SXSW 2017 Review: Hot Summer Nights – Trainspotting With Weed

Well, here’s my big discovery at SXSW. I took a chance on an unknown film, first time writer/director and an emerging cast. Hot Summer Nights was described as a coming of age story so if Elijah Bynum had a unique take it could be something, and boy did he!

Hot Summer Nights is like a teen New England Goodfellas. That’s not to discredit Bynum’s own style. He wouldn’t earn the Goodfellas comparison unless the style was self-assured and expressing character, and it is. It’s as evocative of the way Goodfellas made us feel as it is any similarities in crime, drugs and growing up.

After his father dies, Daniel (Timothee Chalamet) spends the summer of 1991 in Cape Cod. He meets Hunter Strawberry (Alex Roe) who gives him pot for the first time and it changes his world. Daniel and Hunter become the top weed dealers of Cape Cod.

Financial success gives Daniel romantic confidence too. Daniel goes for the town dream girl McKayla (Maika Monroe) which complicates things because she’s Hunter’s sister. It’s the age old story of love versus business. You can’t have your cake on thin ice and eat it both ways.

The style of music, surreal montage, camera moves and editing adapts to the moods of the characters. The soundtrack is period appropriate and what would already have been considered oldies then. Like the great movies, Hot Summer Nights makes these songs it’s own. They will forever be identified with Daniel and McKayla, and there are some nice deep cuts too.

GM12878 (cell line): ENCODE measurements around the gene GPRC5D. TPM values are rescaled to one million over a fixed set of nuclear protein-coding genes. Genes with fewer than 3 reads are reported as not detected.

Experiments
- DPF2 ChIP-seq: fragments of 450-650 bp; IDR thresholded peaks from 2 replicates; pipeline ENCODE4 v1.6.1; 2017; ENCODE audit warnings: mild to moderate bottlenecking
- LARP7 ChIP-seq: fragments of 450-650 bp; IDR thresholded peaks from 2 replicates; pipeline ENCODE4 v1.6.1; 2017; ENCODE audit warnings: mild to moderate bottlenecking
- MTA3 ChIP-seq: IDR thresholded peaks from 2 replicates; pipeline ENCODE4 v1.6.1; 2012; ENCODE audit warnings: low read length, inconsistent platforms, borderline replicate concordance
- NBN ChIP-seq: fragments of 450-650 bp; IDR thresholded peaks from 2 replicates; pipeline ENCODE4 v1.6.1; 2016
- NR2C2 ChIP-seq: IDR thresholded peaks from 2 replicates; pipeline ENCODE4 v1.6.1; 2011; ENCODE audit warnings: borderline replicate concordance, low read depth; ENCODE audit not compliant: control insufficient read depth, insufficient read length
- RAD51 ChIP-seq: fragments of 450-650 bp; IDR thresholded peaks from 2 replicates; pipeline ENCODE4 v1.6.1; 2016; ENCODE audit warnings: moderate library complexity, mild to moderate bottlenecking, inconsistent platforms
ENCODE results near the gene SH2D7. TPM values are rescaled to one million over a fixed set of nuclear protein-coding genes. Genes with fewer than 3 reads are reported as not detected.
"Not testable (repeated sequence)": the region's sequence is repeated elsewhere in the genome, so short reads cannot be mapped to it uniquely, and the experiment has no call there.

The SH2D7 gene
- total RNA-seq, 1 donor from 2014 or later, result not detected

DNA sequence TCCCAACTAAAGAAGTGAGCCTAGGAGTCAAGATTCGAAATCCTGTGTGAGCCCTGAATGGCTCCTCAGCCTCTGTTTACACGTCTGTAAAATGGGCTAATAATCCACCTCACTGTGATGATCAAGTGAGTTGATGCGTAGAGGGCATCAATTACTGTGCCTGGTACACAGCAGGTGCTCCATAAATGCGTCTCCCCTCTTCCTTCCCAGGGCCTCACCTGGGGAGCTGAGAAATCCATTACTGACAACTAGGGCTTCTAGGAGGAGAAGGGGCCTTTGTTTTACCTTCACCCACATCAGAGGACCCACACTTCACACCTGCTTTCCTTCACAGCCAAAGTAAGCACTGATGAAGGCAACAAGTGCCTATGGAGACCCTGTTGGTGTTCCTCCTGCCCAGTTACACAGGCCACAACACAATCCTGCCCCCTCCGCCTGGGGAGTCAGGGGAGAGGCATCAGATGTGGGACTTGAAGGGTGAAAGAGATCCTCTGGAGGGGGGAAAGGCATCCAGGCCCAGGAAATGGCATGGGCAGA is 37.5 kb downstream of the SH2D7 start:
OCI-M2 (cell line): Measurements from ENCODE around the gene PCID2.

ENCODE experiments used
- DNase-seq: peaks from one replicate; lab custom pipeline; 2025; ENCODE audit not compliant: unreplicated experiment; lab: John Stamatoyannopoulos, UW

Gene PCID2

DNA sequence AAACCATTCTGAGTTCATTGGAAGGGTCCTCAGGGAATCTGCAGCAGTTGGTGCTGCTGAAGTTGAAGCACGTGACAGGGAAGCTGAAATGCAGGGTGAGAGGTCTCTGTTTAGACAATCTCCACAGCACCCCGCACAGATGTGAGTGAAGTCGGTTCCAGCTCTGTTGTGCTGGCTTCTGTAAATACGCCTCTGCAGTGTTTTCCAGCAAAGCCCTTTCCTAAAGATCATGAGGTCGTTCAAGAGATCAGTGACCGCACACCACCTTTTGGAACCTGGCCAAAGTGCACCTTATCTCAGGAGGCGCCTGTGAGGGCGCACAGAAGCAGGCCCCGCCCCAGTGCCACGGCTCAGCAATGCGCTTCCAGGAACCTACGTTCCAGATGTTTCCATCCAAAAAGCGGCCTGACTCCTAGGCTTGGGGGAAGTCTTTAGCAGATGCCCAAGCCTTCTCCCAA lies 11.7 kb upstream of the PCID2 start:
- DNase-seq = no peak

I know she’s just getting started but this is the best performance I’ve seen Monroe give so far. The simmering sensuality is as palpable as the violence is in your face. Chalamet is even more powerful in Hot Summer Nights than he was in his acclaimed Sundance movie Call Me By Your Name. He has a grander evolution here with more shades of playing with fire. Roe keeps that dangerous edge but we sympathize with Hunter.

I quite enjoyed seeing the ’90s beach town vibe. That was my era in Ocean City, MD but it was similar. And I loved seeing ’90s movies on the drive-in marquee, even if they screened Terminator 2 in 1.85:1. Drive-ins probably did crop to fit their screens.

Hot Summer Nights takes on a quality of legend. These people’s lives were changed forever that summer in 1991, but they may have left an even greater impact on Cape Cod. There are lots more corners of Hot Summer Nights to explore but I’ll save them for you to discover as I did.

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